BRYOZOA or "moss animals" are very small creatures that live together in colonies that may reach a considerable size. In the warm Ordovician seas, they added greatly to the limestone-building process of that period. As each little animal secretes a hard wall around its body, compound skeletons are built up. Durable fossils result from these hard walls of lime which enclosed a "U-shaped" digestive tract. Retractor muscles at the base were able to pull the exposed anal end and the tentacled mouth into the safety of the tubular compartment.

The evolution of the bryozoa was rapid, and they are useful for determining the age of strata of sedimentary rock. They were of rare occurrence in the Cambrian Period, but there was a profusion of the "long-celled" type during the Ordovician Period. In Silurian time, whole colonies a spreading leaf-like shape instead of the more massive long-celled colonies.

The SMALL BRANCHES in picture one were collected by chipping them from the sedimentary rocks in the river bed below Baby Point. They are early Ordovician. The LARGER BRANCHES in the second and third pictures were found loose in strata higher up the bank (some from a steeper bank north from the Bloor Street West bridge). All of the GLOBULAR CLUMPS and APPENDAGES were collected loose from higher strata in the latter location, and they represent a late Ordovician form. Surfaces on the flatter LEAF-LIKE COLONY have the same texture as the other Bryozoan colonies; this was collected from a sedimentary rock in a stratum lower than the rounder clumps and might have been a prototype of those living during the Silurian Period!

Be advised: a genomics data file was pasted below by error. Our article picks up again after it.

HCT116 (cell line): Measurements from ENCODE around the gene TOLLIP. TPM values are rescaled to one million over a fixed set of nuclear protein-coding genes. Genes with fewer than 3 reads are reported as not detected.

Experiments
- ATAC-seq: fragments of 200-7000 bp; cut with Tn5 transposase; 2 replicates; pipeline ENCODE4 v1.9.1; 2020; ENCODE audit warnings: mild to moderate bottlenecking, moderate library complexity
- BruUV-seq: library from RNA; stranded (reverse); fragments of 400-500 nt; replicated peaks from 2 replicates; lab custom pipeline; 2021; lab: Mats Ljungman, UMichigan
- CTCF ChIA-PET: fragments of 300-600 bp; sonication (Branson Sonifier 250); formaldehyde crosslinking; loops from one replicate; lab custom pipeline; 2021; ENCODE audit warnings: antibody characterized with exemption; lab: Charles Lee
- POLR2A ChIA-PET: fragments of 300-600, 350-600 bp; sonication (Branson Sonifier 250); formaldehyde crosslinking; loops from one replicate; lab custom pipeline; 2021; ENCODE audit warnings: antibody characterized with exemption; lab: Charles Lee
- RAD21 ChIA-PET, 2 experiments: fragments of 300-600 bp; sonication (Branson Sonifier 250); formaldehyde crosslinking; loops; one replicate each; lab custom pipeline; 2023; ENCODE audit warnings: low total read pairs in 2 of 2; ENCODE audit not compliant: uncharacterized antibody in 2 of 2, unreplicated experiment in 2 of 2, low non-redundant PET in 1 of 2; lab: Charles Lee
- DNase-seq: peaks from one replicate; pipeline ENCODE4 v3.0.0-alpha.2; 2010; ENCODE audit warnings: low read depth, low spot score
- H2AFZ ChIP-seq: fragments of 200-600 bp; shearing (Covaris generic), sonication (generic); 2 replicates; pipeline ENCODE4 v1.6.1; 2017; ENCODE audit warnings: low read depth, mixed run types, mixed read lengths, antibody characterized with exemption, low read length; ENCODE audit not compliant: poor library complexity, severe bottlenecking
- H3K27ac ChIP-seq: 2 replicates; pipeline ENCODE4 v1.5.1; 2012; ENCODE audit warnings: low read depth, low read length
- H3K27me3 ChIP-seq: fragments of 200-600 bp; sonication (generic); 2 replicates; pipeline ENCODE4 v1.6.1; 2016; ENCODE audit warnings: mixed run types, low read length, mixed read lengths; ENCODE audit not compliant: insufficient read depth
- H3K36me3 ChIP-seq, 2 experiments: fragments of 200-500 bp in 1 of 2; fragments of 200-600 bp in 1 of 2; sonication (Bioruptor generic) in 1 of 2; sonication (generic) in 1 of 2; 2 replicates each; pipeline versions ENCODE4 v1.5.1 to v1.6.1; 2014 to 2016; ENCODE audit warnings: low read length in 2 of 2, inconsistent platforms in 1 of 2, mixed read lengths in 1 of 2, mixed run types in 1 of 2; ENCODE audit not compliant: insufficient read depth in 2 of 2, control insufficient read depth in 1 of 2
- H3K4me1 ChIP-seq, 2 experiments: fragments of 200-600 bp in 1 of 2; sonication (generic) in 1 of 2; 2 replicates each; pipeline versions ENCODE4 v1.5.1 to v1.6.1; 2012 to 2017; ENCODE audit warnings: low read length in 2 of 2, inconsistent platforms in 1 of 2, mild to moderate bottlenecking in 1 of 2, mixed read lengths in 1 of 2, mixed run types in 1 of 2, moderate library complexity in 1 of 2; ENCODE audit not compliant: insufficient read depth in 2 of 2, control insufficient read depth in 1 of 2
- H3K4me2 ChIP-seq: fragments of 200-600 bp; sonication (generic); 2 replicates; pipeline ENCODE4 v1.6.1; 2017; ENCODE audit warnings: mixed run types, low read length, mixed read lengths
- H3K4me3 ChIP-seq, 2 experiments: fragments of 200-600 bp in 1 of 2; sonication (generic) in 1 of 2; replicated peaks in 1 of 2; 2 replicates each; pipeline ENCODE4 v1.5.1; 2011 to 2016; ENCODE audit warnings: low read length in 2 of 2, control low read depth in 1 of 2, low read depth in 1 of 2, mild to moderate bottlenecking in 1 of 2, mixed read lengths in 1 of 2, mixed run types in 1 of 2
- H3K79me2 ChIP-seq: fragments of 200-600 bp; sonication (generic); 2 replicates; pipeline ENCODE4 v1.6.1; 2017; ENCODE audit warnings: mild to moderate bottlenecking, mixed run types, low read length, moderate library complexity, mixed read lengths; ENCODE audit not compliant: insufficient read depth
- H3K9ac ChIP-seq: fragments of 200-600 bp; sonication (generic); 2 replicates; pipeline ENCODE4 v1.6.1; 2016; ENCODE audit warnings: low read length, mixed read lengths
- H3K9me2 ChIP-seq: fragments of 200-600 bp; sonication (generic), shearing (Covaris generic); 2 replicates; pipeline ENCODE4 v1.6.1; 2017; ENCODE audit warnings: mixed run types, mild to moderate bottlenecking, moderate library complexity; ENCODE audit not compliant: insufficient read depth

The leaf-like structures of Bryozoa colonies, described as being from the Silurian Period, were found at the low level of the Humber River bed. The clump-like structures, sometimes with appendages, were collected at much higher levels of the present river bank (i.e. at much higher levels of the ancient shores of the late Ordovician Oceans). Since today's ocean shores have also changed, it would not be unreasonable to assume that bryozoa colonies adapted to the changes which occurred between the Ordovician and Silurian Periods in Southern Ontario.

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